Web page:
The Boss Files: Javi Gracia

By: Watford FC Staff

To help celebrate the 100-year anniversary of Watford’s move to Vicarage Road, Daily Mirror sports writer Mike Walters recalls his encounters with those who have occupied the Hornets’ hotseat.

Only two managers, in Watford's 142-year history, have led the Hornets out at Wembley in the FA Cup final.

Graham Taylor, already gone six years but never forgotten, was the first in 1984, and Javi Gracia followed in the great man's footsteps in 2019.

What we will come to appreciate even more, as time goes by, is the fabulous job Gracia did in his 66-match reign at Vicarage Road, and how entertaining it was to follow his team that season where the trail led to Wembley.

Many of you will have joined in the Rookery chorus with the opening line, “Javi Gracia, he drinks Sangria” - and indeed he was an advocate of his native country's fruit punch. Even if he didn't drink it himself, he was happy to present a bottle to his opposite number Alan Dowson at Woking, where the Hornets' FA Cup run began in 2018/19, as a goodwill gesture.

Good-natured and refined, the Spaniard invariably brought a touch of class to his work.

When former colleague Vikki Orvice, a much-loved and regular attendee at pre-match media conferences at London Colney, lost her stupendous battle with cancer, for instance, it was Gracia who convened a minute's silence as a tribute before addressing the weekly checklist of groin strains.

He also signed my son's birthday card with a 'Vamos Watford' flourish and, as a measure of self-improvement, he always tried to work new words or turns of phrase into his English when the cameras or tape recorders were running.

Behind the engaging, diffident smile Gracia, the son of two teachers, was a stickler for punctuality, introducing £100-a-minute fines for players who were late for training - not as a big stick but to encourage a unity of purpose and respect for each other among his squad.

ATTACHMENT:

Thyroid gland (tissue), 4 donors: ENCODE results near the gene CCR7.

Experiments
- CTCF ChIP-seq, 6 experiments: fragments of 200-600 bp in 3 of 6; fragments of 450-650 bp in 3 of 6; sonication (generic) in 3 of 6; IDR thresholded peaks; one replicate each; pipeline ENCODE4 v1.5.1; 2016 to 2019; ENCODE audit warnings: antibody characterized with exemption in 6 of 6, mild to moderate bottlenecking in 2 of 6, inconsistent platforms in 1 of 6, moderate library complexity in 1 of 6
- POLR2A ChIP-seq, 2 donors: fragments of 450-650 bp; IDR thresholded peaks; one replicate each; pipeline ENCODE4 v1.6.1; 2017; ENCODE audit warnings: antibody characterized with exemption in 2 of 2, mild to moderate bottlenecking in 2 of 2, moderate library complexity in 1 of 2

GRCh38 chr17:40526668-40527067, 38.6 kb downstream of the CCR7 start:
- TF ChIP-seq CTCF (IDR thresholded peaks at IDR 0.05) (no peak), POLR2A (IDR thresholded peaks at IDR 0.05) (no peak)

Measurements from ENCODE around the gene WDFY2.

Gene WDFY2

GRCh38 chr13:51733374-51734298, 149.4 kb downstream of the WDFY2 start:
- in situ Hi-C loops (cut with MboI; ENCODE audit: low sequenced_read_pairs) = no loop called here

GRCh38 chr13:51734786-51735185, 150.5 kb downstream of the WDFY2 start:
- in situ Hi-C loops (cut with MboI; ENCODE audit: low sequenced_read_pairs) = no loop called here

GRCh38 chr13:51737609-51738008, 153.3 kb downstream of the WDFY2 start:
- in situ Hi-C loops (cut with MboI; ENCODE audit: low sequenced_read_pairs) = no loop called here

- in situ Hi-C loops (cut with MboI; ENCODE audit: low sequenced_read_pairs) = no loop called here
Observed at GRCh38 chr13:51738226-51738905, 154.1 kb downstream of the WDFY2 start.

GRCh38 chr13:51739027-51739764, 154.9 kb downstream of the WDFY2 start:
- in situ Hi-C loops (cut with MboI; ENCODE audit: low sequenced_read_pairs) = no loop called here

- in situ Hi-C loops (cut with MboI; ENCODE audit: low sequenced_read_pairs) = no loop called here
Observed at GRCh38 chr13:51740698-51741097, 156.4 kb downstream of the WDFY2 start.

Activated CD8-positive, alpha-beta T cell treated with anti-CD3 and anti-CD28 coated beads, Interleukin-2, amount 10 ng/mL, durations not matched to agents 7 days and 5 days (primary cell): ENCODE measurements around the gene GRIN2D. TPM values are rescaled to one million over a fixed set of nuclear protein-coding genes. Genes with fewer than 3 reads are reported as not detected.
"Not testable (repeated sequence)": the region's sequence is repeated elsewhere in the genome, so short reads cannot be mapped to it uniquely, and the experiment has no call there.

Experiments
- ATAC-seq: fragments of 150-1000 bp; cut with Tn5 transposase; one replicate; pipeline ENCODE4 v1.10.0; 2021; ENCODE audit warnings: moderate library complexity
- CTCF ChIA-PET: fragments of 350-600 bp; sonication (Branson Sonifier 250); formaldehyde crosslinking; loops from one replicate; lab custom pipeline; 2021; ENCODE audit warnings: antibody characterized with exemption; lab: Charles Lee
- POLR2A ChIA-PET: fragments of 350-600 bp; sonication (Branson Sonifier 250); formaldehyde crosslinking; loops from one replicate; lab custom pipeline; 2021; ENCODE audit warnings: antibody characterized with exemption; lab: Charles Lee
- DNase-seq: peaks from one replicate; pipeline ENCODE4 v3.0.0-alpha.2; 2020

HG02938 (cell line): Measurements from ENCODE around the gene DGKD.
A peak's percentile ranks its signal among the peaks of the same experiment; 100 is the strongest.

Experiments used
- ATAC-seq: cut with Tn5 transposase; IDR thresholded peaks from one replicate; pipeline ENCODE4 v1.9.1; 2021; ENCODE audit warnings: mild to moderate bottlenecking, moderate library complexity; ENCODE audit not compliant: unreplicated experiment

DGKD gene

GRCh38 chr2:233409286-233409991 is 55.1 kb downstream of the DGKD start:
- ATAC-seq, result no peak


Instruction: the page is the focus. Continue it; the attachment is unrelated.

Above all, he will deservedly be remembered for that journey to Wembley, winning the first four games of the season (culminating in a memorable Super Sunday eclipse of Tottenham), the sense of fun he generated along the way... and a purple patch where his substitutions were coloured by genius.

In three consecutive home games, he sent Andre Gray from the bench to deliver winning goals against Everton, Leicester and Crystal Palace. Those who felt Gray never quite delivered on his transfer fee may care to reflect those three goals were worth upwards of £7 million in prize money alone.

And when the Rookery noisily serenaded a certain former Watford boss with the refrain “He's better than you, Javi Gracia, he's better than you”, the Pamplona-born Head Coach sidestepped the back-handed compliment as deftly as thrill-seekers on his home town's world-famous bull run.

Of course, Gracia's best substitution of all was to throw on Gerard Deulofeu with the Hornets 2-0 down in the Cup semi-final against Wolves.

Some of us were surprised the magic man had not been included in the starting XI - but not as startled as Wolves after Deulofeu's wonderful two-goal cameo and Troy Deeney's nerveless penalty when the hourglass was down to the last grains of sand in normal time.

We all have our reasons to be grateful for the joy of that golden comeback.

Muchas gracias, señor.

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